During the regular inspections tenants may need further direction (the most common is the use of fly spray and common requests to wipe ceilings) if properties are not up to standard and if problems do persist then we will take steps to terminate tenancies rather then let potential damage occur. If damage identified at the end of a tenancy is due to long term neglect then tenants should be charged but like moisture problems landlords need to take some responsibility for the lack of proactive management.
It is worth noting that a property manager and most property owners will ALLWAYS consider the history of the tenancy when judging what is fair wear and tear/tenant damage. For example, if a tenant has been at a property for years, has paid all rents/water bills in advance, has left the property absolutely immaculate inside and out but a small scratch is identified in the wall at the bottom of the stairs (common areas for damage when moving in or out of a property) the property manager may recommend to the owner that the tenant is not charged. However, if the owner requests we charge the tenant then we will oblige if the cost is reasonable.
Landlords need to be aware of common Tenancy Tribunal practises with regards to wear and tear and depreciation. It is common for adjudicators to enquire about the age and value of chattels and paintwork and proof of remedial work when considering claims for damages vs. wear and tear. Accountants often depreciate chattels using a percentage of the value and age and the Tenancy Tribunal does the same. They may not order the tenant to reimburse the complete cost of fixing damage to as aspect of the property that is years old and not brand new. Landlords must appear to be reasonable with their claims. If a landlord applies with an unreasonable claim then they may lose the benefit of the doubt. If a landlord is unreasonable and tenant proves that the rest of the tenancy has run smoothly then a tenant may receive the benefit of the doubt instead. Be reasonable in your negotiations and do not try to profit. Also bear in mind that if you rent a property to a family of 8 and at the expiry of a tenancy the Tribunal may rule that the landlord must expect slightly more wear and tear then if they had rented to a party of 4. When negotiating all issues need to be taken in to consideration.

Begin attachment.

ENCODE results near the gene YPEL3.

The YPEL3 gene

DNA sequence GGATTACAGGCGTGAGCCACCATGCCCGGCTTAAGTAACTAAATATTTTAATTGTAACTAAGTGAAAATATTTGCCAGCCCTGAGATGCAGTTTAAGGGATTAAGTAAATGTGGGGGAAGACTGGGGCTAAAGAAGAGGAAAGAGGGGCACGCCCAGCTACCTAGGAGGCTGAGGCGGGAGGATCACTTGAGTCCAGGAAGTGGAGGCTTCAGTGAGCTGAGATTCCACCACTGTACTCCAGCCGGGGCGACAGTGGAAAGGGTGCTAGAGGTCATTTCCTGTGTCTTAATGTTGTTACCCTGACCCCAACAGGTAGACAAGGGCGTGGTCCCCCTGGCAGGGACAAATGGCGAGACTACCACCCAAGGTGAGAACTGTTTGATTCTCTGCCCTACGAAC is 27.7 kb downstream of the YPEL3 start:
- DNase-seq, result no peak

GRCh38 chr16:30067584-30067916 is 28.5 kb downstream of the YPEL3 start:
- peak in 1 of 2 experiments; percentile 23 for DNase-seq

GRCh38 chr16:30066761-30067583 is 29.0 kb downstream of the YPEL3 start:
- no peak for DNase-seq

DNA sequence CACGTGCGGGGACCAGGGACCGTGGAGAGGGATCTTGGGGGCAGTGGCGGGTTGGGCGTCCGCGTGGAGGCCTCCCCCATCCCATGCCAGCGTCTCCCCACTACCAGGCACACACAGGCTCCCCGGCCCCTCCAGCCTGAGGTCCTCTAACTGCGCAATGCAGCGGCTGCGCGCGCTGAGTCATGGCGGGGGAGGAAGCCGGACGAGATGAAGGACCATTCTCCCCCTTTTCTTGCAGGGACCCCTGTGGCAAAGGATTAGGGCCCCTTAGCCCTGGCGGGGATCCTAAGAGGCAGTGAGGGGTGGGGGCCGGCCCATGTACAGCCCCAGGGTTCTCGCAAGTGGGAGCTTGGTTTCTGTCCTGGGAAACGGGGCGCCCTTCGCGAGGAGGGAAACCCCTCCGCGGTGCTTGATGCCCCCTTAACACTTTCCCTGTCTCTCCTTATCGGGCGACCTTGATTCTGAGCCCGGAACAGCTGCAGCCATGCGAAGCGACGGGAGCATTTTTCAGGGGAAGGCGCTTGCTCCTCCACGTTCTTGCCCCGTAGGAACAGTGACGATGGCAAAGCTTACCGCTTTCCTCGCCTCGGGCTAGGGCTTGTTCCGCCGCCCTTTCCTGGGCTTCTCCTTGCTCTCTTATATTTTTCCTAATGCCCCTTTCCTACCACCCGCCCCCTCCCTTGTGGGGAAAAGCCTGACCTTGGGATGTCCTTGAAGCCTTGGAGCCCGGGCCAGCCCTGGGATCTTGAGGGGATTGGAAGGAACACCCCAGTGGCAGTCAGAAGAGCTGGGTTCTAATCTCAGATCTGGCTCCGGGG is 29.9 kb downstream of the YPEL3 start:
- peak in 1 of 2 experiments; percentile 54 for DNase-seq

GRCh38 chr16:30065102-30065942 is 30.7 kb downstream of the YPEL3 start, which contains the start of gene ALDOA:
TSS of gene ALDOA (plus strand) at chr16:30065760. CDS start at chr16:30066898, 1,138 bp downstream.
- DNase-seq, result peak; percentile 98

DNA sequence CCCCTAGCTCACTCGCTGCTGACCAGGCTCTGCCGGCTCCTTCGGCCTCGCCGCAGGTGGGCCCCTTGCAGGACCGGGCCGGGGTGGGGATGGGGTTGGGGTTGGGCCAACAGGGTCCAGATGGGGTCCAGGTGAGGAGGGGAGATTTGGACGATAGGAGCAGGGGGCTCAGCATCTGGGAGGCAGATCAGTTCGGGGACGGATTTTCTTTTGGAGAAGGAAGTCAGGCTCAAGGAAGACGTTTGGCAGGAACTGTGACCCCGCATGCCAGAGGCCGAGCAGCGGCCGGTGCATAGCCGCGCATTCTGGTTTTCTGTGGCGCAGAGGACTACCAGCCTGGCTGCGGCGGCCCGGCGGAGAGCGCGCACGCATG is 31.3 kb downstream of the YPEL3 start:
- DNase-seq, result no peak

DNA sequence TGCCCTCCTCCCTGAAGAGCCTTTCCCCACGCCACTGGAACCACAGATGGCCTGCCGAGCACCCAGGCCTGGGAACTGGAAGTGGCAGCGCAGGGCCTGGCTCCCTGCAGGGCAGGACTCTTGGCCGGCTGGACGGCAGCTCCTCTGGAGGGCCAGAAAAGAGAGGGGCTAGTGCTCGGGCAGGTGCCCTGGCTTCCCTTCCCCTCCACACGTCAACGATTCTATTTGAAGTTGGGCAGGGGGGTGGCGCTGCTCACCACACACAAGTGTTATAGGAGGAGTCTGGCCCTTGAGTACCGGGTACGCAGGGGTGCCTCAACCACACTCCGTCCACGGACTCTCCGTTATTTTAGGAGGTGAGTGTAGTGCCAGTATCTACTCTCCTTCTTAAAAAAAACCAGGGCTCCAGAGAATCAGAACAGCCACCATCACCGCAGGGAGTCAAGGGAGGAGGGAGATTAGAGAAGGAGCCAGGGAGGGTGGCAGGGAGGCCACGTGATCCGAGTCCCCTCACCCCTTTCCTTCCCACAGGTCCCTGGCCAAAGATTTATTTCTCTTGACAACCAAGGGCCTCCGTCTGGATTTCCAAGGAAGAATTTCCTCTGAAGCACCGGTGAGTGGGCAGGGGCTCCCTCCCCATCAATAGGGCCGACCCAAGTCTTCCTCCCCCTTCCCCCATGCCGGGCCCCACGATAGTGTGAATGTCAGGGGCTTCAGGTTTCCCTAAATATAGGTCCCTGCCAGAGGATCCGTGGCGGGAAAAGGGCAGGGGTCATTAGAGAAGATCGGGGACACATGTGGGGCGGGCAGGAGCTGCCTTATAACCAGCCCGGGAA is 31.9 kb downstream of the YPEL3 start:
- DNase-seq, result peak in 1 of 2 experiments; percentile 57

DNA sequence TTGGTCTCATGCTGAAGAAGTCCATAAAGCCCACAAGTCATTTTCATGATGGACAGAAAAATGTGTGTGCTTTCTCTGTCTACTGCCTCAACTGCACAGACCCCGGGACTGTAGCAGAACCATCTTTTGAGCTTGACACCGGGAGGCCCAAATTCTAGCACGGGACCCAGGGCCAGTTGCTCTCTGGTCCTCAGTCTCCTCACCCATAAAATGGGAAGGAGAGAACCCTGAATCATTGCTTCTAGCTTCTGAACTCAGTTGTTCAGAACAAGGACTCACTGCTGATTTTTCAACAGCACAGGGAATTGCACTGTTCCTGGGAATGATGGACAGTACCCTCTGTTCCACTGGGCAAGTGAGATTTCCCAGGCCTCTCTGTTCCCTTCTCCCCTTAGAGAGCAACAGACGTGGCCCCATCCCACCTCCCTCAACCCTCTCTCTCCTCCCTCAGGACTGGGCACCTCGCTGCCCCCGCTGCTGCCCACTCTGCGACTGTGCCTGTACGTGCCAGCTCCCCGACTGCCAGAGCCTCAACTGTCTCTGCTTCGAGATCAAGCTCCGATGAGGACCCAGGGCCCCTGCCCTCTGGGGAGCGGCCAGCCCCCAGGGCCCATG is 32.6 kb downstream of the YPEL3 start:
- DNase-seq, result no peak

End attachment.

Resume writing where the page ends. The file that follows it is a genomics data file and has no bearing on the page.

When preparing for Tribunal hearings you will require quotes/invoices/invoices/inspection reports and pictures. If you turn up with photos and quotes then you may not receive the cost of the work unless it has actually been done. The tenancy Tribunal is not in the habit of awarding to the landlord when work has not even been completed to remedy the issue. So best practise is to identify issues, identify the course, request a quote to repair, and then negotiate with the tenant in order to mediate an appropriate settlement. You may even offer sweeteners if the tenant reimburses you in the next 48 hours. As you are dealing with people and their emotions the successful outcome always depends on the process being completed the right way.
An experienced property manager can usually identify the difference between damage and wear and tear and negotiate with tenants successfully with no emotion. This can be a difficult and time consuming process for private owners who are busy and more emotionally attached. This is one of the benefits of having a property manager and effective communication between you and your manager is the key to the successful outcome. At the expiry of each tenancy your property manager should report on any damage and the suggestions for reimbursement/compensation so there are no surprises down the line for the property owner.
Allen Realty Ltd offers a competitively priced property management and letting service that will take the hassle away from property investors and improves the performance of your property or portfolio. Our comprehensive service is customised to suit individual client’s requirements.